The United Nations International Residual Mechanism for Criminal Tribunals (Mechanism) was established in December 2010 by the United Nations Security Council as the successor of the International Criminal Tribunal for Rwanda (ICTR) and the International Criminal Tribunal for the former Yugoslavia (ICTY). It began operations in Arusha in 2012 and in The Hague in 2013. According to its Statute, the Mechanism is mandated to, among other things, preserve and provide access to the archives of the ICTR, the ICTY, and the Mechanism itself. The Mechanism took custody of the ICTR and the ICTY archives by the time of the closure of these Tribunals in 2015 and 2017, respectively.  

The volume and complexity of the material presents a variety of technical challenges, particularly with regard to the digital records. The ultimate volume of the digital archives will be approximately three petabytes, composed of born-digital and digitized documents, audio and video recordings, photographs, databases and websites - all of this in a variety of formats. To date, more than 50 file formats have been identified.

A good question, and part of responsible stewardship, is “What has the Mechanism done about this challenging task so far?” The short answer is “A lot” but only a few highlights will be mentioned here.

The Mechanism recognized that it was important to select and implement technologies that are fit for purpose. By January 2017, the Mechanism had acquired and implemented a purpose-built digital preservation system, including repository storage at both branches. The system is now fully operational and work to ingest the Tribunals’ records into the digital repository has begun. To date, more than 40,000 digital objects have been ingested. In addition, the Mechanism continues to digitize analogue records, particularly audiovisual recordings of courtroom hearings. All these activities are supported by a comprehensive set of policies, procedures and strategies, which continue to be developed.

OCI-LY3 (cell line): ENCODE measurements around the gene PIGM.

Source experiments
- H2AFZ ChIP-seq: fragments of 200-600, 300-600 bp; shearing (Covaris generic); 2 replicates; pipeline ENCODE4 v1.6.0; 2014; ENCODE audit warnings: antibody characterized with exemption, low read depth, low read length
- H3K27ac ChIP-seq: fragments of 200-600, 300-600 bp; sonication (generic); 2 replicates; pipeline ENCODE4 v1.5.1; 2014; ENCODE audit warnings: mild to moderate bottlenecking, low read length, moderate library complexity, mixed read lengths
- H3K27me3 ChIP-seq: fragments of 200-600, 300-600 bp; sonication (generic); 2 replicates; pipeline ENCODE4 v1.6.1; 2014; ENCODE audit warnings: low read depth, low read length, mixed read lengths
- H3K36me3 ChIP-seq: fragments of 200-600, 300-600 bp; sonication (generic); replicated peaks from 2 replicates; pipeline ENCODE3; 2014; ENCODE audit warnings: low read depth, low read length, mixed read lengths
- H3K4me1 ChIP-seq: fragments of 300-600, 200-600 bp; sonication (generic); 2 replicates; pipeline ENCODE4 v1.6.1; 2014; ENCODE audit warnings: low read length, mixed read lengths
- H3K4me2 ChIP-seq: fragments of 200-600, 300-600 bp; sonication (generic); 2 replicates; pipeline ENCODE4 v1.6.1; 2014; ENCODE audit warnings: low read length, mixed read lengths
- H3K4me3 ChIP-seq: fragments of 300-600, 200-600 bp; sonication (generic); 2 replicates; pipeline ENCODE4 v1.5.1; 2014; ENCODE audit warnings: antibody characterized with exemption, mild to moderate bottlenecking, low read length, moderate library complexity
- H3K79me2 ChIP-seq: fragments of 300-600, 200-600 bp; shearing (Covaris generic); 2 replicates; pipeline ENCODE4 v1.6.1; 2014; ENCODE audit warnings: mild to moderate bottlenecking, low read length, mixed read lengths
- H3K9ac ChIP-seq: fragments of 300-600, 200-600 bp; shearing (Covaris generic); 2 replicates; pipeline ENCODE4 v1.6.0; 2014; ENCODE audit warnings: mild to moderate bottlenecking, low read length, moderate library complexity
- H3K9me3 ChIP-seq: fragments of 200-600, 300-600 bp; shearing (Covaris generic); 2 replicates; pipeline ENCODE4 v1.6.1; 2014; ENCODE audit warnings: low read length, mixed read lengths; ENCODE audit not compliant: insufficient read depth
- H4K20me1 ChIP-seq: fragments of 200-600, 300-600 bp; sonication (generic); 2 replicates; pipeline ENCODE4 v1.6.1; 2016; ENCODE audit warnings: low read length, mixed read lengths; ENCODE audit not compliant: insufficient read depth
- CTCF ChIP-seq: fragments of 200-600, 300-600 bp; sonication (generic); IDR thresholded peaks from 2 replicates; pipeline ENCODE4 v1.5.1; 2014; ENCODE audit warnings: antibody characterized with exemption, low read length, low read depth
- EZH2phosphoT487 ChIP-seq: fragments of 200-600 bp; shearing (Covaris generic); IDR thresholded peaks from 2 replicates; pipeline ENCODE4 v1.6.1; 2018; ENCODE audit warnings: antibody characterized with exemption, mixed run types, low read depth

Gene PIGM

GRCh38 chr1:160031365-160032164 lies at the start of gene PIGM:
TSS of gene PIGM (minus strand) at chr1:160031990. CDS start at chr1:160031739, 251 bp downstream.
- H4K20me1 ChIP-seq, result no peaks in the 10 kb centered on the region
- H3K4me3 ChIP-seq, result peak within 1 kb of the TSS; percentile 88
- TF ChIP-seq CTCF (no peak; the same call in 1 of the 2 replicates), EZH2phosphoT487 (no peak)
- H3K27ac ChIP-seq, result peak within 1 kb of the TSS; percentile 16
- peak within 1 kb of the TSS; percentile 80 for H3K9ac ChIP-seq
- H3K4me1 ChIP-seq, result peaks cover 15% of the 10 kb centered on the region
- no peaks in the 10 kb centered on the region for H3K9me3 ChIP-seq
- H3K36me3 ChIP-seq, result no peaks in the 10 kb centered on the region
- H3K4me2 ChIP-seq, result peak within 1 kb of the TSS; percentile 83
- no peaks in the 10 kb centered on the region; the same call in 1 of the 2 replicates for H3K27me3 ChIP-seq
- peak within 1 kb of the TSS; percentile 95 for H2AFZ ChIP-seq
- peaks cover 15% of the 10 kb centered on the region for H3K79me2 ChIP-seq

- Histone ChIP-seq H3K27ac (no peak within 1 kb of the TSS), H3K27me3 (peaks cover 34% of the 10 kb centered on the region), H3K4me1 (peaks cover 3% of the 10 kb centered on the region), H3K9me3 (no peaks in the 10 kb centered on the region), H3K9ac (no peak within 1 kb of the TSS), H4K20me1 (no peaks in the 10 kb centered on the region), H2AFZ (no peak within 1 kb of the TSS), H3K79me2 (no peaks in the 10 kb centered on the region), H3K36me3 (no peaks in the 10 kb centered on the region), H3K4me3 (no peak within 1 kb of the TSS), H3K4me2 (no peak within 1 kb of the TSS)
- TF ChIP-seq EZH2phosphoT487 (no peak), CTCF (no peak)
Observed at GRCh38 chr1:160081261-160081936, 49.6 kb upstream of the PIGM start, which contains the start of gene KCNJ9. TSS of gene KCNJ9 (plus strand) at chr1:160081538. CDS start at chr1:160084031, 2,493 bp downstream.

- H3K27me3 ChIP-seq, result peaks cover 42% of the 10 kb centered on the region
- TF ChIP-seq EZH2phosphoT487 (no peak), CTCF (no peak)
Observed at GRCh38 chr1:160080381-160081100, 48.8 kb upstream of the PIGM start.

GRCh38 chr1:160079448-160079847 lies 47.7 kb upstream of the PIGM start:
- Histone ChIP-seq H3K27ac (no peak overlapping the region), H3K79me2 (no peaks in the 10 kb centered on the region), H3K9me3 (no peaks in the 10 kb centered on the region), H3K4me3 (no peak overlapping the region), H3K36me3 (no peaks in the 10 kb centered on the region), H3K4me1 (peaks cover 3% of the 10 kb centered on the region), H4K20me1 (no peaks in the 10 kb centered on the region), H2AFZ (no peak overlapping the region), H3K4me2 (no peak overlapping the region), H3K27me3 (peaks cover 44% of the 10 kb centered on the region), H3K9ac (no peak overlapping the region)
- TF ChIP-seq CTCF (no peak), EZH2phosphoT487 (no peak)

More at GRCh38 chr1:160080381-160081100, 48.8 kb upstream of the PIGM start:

The effort is not only justifiable, but warranted. The Mechanism is preserving for a broad range of stakeholders, including: the United Nations Security Council, which gave the mandate to preserve; the Mechanism itself, which uses the records to support its judicial and other functions; and external users, encompassing legal professionals, academic researchers, the media and the general public. In line with its mandate, the Mechanism aims to provide the widest possible access to the archives, while ensuring the continued protection of confidential information (see also the Mechanism’s access policy, available at: Planning for access delivery is focusing on the needs of users (i.e. the Designated Community), the diversity of the audience, their characteristics and capabilities, and the tools necessary or available to access and interact with the material.

The Mechanism acknowledged in recent years that for success, it was important to be part of a community of like-minded professionals with whom it could collaborate in support of its mandate to ensure that the Tribunals’ digital archives in its custody remain trustworthy, accessible and useable in the future. To this end, in February 2017, it joined the Digital Preservation Coalition (DPC). It has already derived benefits from this membership. For instance, participating in the DPC’s “Connecting the Bits” and Strategy Day in June 2017 provided an opportunity to influence the DPC’s new strategic plan and steer it towards areas of interest to the Mechanism. A DPC briefing day in December 2017 on the concepts of “Significance and Authenticity” was ‘inspired’ by one notable challenge before the Mechanism: preserving evidence admitted in court proceedings. The Mechanism is a court, and this legal context confers specific requirements for the preservation of records that were used or may be used in legal proceedings. A fundamental preservation goal is to ensure that the authenticity that was ascribed by the court in admitting materials into evidence is maintained and preserved, and any preservation actions on these materials must not impact on their evidential value.

While financial constraints are an operational reality at the Mechanism, the United Nations has already invested a lot of resources in technologies, systems and specialist staff for preserving the Tribunals’ digital archives. Digital preservation is, however, a long-term endeavour. Active preservation activities are time-consuming and expensive but the Mechanism is well on its way.

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